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A capital stocks and flows approach

To allow the Treasury to incorporate a broad range of material and non-material factors, distributional concerns, and dynamic considerations, a 'capital stocks and flows' approach is used as the basis for the Framework. This approach borrows the concept of capital from economics - traditionally used to refer to assets that enable future flows of real income, such as building and machinery. The notion of an asset that can be built up for future use has subsequently been broadened to include natural (OECD, 2001) and human capital (Schultz, 1961; Becker, 1964). Recently, the importance of social capital has been recognised (Coleman, 1986; Kulig et al., 2010), and cultural aspects are sometimes included (Bourdieu, 1986; Dalziel et al., 2009).

The Framework comprises four types of capital that are integral to current and future living standards:

  1. financial and physical capital;
  2. human capital;
  3. social capital; and
  4. natural capital.

These four capital stocks (cultural aspects are included in human, social and natural capital) make up the national wealth of New Zealand. As illustrated below, the Framework recognises that there are a range of different stocks within each of the four types of capital. These stocks create flows of goods and services that contribute to the living standards of New Zealanders. In using certain capital stocks and flows other forms of capital (and flows) may also be affected. These effects may be positive (increasing one form of capital may lead to flows of services that benefit other forms of capital) or negative (increasing one stock of capital may undermine others). The effects may also be distributed unevenly across current and future generations.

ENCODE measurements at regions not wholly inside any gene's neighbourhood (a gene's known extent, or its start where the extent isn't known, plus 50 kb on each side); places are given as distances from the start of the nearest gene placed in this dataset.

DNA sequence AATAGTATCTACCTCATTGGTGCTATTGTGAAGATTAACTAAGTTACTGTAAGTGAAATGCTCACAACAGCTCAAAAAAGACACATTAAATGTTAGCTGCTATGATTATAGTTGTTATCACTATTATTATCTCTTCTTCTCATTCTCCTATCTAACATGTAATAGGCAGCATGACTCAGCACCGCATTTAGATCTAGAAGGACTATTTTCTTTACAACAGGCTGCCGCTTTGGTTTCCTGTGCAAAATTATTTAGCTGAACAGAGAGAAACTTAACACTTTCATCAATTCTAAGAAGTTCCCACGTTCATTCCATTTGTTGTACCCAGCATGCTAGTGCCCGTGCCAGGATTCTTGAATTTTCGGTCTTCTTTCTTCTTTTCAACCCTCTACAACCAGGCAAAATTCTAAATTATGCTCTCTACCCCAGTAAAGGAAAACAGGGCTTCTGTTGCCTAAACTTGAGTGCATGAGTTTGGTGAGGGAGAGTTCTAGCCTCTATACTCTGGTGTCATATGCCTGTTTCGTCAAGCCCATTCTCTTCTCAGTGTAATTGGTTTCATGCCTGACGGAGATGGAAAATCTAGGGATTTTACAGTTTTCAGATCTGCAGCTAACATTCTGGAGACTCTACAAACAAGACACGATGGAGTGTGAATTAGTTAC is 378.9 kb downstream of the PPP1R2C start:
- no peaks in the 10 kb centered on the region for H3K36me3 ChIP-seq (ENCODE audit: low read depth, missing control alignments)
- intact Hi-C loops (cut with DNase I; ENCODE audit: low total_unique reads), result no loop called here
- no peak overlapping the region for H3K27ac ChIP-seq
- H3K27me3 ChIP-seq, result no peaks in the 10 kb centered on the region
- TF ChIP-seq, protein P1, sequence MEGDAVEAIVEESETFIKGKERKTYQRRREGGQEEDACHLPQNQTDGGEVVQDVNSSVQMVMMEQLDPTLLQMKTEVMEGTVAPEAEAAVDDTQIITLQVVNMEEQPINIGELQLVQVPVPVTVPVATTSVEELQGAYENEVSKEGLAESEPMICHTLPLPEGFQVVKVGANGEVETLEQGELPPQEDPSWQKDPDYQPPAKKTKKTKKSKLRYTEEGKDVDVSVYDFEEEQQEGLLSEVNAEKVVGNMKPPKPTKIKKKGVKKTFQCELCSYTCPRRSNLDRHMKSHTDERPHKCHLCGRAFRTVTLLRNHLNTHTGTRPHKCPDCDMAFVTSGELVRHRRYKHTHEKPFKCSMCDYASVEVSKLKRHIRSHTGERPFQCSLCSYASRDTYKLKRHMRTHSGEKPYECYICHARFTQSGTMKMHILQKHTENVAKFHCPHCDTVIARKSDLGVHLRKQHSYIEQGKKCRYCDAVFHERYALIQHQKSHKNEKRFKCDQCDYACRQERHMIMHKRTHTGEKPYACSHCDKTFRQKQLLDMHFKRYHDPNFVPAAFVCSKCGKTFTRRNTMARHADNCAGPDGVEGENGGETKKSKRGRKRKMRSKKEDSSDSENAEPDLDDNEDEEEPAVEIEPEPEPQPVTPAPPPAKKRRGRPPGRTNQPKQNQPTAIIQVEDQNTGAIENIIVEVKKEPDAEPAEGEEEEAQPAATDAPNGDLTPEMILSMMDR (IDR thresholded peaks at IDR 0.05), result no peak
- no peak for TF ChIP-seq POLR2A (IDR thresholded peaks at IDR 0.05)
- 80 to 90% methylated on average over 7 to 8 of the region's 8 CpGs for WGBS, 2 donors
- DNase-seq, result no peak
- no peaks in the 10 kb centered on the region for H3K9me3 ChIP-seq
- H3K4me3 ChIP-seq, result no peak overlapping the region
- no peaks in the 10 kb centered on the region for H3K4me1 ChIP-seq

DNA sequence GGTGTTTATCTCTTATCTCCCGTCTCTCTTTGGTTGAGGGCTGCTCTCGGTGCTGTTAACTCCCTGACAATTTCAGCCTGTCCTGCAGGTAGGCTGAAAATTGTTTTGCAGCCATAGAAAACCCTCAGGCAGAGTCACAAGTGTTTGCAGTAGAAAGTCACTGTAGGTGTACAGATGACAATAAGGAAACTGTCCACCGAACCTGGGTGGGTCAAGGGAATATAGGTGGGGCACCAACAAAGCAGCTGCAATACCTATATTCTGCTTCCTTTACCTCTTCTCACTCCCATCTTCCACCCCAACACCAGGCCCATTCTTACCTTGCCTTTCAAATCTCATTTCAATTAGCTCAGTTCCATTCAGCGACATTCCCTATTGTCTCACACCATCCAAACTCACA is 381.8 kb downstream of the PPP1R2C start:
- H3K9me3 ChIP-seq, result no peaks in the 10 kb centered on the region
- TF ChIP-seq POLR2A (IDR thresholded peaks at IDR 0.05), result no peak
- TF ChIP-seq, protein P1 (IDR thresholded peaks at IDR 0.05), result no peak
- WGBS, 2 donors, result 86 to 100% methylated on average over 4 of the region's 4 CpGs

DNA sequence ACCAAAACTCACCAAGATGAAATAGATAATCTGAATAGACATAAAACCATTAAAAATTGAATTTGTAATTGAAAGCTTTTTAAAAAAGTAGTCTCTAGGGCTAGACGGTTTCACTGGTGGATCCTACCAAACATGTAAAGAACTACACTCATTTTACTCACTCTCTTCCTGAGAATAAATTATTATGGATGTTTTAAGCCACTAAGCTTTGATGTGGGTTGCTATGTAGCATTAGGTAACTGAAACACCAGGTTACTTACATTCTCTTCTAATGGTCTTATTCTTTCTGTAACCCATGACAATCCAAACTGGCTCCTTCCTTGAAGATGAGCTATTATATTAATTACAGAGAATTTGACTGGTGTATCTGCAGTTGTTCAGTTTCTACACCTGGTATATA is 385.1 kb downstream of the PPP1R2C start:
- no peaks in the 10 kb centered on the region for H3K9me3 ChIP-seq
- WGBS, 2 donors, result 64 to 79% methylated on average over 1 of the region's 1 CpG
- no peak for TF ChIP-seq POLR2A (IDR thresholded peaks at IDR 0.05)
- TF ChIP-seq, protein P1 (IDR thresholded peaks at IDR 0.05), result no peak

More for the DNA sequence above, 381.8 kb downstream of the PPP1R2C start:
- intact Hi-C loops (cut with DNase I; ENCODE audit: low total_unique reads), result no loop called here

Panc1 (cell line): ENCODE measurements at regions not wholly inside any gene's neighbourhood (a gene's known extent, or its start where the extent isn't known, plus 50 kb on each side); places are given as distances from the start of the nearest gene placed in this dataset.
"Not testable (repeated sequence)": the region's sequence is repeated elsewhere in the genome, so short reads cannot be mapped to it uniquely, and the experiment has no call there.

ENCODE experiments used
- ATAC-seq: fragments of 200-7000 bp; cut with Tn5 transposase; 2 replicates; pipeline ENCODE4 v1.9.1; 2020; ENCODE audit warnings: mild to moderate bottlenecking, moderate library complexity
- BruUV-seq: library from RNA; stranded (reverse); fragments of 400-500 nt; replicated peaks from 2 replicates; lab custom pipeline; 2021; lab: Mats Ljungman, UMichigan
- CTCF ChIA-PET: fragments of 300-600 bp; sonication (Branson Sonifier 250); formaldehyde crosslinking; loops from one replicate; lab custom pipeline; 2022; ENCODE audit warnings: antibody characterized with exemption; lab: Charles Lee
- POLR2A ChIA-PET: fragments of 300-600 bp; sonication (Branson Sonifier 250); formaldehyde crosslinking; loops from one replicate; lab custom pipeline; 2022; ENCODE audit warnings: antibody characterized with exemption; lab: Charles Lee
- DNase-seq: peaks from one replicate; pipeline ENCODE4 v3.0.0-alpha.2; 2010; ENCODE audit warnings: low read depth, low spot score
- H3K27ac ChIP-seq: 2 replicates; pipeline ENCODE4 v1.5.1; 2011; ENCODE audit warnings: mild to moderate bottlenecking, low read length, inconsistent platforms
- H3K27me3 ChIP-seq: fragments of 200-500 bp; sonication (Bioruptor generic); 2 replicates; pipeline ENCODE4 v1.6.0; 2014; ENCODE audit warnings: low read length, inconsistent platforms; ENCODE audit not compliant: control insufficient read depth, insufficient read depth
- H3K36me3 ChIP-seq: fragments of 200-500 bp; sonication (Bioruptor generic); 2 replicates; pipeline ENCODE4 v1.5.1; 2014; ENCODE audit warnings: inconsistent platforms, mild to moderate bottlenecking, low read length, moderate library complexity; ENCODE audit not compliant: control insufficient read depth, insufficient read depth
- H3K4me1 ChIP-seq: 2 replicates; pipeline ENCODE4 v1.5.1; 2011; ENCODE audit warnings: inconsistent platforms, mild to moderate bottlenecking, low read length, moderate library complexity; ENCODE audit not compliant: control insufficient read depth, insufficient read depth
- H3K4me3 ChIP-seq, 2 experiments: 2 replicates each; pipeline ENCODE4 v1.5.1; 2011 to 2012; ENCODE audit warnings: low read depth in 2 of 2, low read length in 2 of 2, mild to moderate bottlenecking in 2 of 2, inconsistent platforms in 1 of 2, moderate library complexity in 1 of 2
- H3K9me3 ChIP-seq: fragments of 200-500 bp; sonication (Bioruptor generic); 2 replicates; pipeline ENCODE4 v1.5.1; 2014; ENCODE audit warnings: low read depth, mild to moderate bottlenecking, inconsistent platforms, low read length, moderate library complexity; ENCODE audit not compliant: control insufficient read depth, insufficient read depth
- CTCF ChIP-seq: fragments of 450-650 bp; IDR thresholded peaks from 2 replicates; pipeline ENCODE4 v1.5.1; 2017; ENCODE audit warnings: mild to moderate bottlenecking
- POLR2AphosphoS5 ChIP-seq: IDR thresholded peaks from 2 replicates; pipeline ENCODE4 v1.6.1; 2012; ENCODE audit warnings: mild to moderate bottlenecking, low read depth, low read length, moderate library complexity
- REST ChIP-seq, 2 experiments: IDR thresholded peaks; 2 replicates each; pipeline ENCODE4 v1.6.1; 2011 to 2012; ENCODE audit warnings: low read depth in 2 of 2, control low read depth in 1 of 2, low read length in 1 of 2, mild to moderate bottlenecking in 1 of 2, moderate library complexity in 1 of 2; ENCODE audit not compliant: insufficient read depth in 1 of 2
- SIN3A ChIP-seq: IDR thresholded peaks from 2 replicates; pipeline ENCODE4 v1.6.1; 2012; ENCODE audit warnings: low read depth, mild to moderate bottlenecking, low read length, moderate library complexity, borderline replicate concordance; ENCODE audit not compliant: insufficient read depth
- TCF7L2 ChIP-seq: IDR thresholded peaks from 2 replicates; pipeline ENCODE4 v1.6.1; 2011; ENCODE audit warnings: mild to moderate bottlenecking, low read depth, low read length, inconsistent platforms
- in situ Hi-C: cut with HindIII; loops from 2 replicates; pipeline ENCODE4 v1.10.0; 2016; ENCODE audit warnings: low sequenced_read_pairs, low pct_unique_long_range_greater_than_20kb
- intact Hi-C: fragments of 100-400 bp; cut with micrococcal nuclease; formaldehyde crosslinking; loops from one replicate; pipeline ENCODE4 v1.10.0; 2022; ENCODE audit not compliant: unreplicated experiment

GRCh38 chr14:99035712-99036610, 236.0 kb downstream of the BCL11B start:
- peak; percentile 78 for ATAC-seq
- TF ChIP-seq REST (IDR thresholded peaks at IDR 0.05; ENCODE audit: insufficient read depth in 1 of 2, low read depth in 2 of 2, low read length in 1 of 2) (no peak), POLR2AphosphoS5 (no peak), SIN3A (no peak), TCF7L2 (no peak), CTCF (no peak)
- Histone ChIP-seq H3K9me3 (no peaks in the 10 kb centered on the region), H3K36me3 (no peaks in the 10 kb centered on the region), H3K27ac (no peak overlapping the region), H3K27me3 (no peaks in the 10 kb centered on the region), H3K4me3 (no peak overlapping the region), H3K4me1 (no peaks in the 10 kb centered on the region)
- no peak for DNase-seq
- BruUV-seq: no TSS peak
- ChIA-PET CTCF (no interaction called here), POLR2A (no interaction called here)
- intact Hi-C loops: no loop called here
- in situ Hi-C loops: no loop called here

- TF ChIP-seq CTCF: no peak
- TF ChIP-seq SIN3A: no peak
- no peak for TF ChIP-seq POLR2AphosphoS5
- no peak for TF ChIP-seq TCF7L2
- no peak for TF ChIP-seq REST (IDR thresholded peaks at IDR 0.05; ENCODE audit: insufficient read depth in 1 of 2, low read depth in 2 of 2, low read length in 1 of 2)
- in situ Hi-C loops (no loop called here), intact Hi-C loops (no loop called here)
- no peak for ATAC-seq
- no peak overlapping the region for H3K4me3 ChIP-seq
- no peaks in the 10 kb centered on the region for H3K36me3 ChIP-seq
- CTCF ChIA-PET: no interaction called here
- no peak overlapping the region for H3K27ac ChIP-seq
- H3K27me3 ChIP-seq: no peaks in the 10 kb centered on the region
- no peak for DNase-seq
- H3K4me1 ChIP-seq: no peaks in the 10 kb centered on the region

Figure 2 - Treasury's Living Standards Framework
Figure 2 - Treasury's Living Standards Framework.

The Framework is a complementary input to the policy process, rather than an analytical, prioritisation or decision-making tool in its own right. It can be used to illustrate the potential trade-offs and synergies that exist within public policy issues, as well as informing Ministers of distributional outcomes. For example, the government may wish to invest more in education to increase skills in the general population. This will come at a cost of either a reduction in financial wealth for the government (and possibly an associated increased level of debt) or a reduction in other in-kind services, which may disproportionally affect certain groups. The benefits of increasing skills are greater levels of employment and income that add to the financial wealth of both government (through taxes) and households. Greater income may also increase consumption, which may have an impact on other stocks of capital such as the health of the population and water quality.

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